California pols, others weigh effects of McCutcheon ruling

U.S. Sen. Charles Schumer (D-N.Y.), right, and Sen. Sheldon Whitehouse (D-R.I.) speak during a press conference at the Capitol on the Supreme Court's decision on campaign financing in McCutcheon vs. F.E.C.
(Win McNamee / Getty Images)

Wednesday’s Supreme Court ruling striking down limits on what wealthy donors can contribute to political campaigns overall drew a lot of hand-wringing from good government groups and some candidates.

But at least one Republican operative saw the “McCutcheon ruling” as a boon for his party.

It “will absolutely help” GOP candidates in House races because the limits had “kept a lot of donors from giving to all the races they might have liked to,” said Republican consultant Reed Galen.

While the ruling did not eliminate the cap on an individual’s contribution to a single candidate in a federal election, it erased the limit on how much wealthy donors can donate overall during an election cycle.


Galen said the pools of wealthy Republicans, mainly in Orange County and the Los Angeles and Bay areas, “now can give to every campaign they might be interested in,” a factor that can be especially important in late-starting campaigns.

At least six congressional races in California are expected to be hotly contested by the major parties this year. They include two in the Sacramento/Central Valley region, two in the Inland Empire/Riverside County area and one each in Ventura and San Diego counties.

John J. Pitney Jr., a Claremont McKenna College political scientist, said he doubts the ruling will be a “proverbial game changer” and would not have nearly the same impact as the earlier Citizens United decision. That 2010 ruling removed spending limits on groups who want to support candidates outside their campaigns.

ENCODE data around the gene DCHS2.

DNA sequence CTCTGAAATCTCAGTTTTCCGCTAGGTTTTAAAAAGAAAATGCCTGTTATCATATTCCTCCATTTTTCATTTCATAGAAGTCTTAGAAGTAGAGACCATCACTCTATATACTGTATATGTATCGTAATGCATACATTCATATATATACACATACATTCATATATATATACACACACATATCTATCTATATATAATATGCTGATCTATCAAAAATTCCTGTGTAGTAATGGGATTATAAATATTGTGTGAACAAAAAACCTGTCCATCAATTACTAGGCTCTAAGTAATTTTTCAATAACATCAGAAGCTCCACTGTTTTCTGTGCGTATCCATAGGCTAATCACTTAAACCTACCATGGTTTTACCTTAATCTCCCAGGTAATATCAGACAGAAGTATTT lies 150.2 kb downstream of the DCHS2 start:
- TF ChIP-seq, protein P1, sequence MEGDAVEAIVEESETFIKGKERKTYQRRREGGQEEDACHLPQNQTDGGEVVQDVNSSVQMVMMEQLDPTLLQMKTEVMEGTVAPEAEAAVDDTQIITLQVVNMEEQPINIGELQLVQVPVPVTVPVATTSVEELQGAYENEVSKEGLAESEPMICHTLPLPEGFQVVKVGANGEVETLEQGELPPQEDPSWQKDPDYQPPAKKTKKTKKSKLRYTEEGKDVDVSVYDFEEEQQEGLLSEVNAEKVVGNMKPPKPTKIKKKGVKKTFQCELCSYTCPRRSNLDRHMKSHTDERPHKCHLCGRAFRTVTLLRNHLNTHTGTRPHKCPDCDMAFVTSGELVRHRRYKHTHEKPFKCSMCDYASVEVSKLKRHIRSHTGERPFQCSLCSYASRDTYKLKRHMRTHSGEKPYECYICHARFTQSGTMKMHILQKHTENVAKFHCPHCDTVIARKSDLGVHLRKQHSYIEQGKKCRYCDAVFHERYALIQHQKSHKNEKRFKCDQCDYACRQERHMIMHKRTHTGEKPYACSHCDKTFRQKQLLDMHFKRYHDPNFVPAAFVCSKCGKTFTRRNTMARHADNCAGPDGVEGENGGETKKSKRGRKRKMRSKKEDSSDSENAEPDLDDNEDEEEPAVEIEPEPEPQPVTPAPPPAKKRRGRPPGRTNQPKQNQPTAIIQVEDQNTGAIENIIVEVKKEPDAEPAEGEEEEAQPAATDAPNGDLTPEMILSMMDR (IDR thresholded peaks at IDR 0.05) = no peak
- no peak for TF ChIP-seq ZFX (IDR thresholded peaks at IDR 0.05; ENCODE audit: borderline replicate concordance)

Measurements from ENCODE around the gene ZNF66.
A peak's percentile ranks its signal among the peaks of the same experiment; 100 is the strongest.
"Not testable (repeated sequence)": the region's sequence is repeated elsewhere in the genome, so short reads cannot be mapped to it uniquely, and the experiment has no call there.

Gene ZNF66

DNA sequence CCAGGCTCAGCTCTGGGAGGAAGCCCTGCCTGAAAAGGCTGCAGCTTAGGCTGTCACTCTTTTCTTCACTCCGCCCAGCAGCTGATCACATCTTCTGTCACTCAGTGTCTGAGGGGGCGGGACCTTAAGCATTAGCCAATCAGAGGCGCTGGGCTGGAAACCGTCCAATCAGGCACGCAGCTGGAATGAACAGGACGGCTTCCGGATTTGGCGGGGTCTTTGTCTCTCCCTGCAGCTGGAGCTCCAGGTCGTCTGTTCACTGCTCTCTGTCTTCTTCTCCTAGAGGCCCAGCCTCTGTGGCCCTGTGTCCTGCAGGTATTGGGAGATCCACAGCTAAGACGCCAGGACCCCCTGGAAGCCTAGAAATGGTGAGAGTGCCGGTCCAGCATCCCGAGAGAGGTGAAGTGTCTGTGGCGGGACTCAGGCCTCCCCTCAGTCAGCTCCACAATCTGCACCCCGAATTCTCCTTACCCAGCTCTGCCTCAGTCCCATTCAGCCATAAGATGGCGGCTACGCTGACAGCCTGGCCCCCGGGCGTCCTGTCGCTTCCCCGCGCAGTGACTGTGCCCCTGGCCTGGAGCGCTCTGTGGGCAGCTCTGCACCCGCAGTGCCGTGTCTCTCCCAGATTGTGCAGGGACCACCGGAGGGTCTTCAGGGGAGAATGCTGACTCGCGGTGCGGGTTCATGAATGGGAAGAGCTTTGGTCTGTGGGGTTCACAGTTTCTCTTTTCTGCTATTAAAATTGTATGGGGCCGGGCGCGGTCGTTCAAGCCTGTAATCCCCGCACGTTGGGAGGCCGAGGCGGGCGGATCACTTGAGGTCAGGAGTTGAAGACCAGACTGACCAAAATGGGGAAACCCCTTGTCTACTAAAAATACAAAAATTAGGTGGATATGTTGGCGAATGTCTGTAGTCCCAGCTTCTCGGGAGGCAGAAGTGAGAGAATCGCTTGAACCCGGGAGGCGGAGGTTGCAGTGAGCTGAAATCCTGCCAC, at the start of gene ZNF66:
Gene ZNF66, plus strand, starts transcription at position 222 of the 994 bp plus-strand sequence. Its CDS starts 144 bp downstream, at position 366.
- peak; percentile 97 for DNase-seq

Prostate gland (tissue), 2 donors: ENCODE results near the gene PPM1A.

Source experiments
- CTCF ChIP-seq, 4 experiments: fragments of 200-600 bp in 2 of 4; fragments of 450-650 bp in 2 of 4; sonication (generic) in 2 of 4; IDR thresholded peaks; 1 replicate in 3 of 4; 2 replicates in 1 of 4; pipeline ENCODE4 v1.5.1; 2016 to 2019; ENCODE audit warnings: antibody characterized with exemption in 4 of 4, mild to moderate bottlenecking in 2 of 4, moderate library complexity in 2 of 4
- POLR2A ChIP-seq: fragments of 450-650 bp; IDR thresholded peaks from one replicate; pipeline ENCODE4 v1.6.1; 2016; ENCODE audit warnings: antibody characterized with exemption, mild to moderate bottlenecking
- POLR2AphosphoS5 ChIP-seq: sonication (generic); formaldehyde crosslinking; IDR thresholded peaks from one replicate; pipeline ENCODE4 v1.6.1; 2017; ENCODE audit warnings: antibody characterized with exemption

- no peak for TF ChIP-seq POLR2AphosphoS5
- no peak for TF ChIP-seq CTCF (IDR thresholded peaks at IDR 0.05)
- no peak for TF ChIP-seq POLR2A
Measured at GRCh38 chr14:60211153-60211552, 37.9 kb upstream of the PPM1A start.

Still, Wednesday’s ruling is important in some ways, including its potential to “strengthen the hand of party leaders,” Pitney said. Parties no longer will be limited in how many candidates they can support financially.


Others decried the ruling as another blow to campaign finance laws, which are especially strict in California.

Several candidates -- Democrats and one independent -- in contested House races issued news releases blasting the 5-4 decision, including some in the 18-candidate contest to succeed retiring Rep. Henry Waxman (D-Beverly Hills).

Spiritual teacher and bestselling author Marianne Williamson, who is unaffiliated with a political party, and university teacher Kristie Holmes, among the lesser known of 10 Democrats in the 33rd Congressional District race, planned to attend a Wednesday evening protest rally.

The rally was to be held in front of the federal building in Westwood.


“Today is a dark day for America, as our Supreme Court has put one more nail in the coffin of our democracy,” Williamson said in a statement released ahead of the rally, which was to include a news conference.

Holmes in her statement said the court majority “continues to erode our nation’s campaign finance laws that were enacted to protect political equality.”


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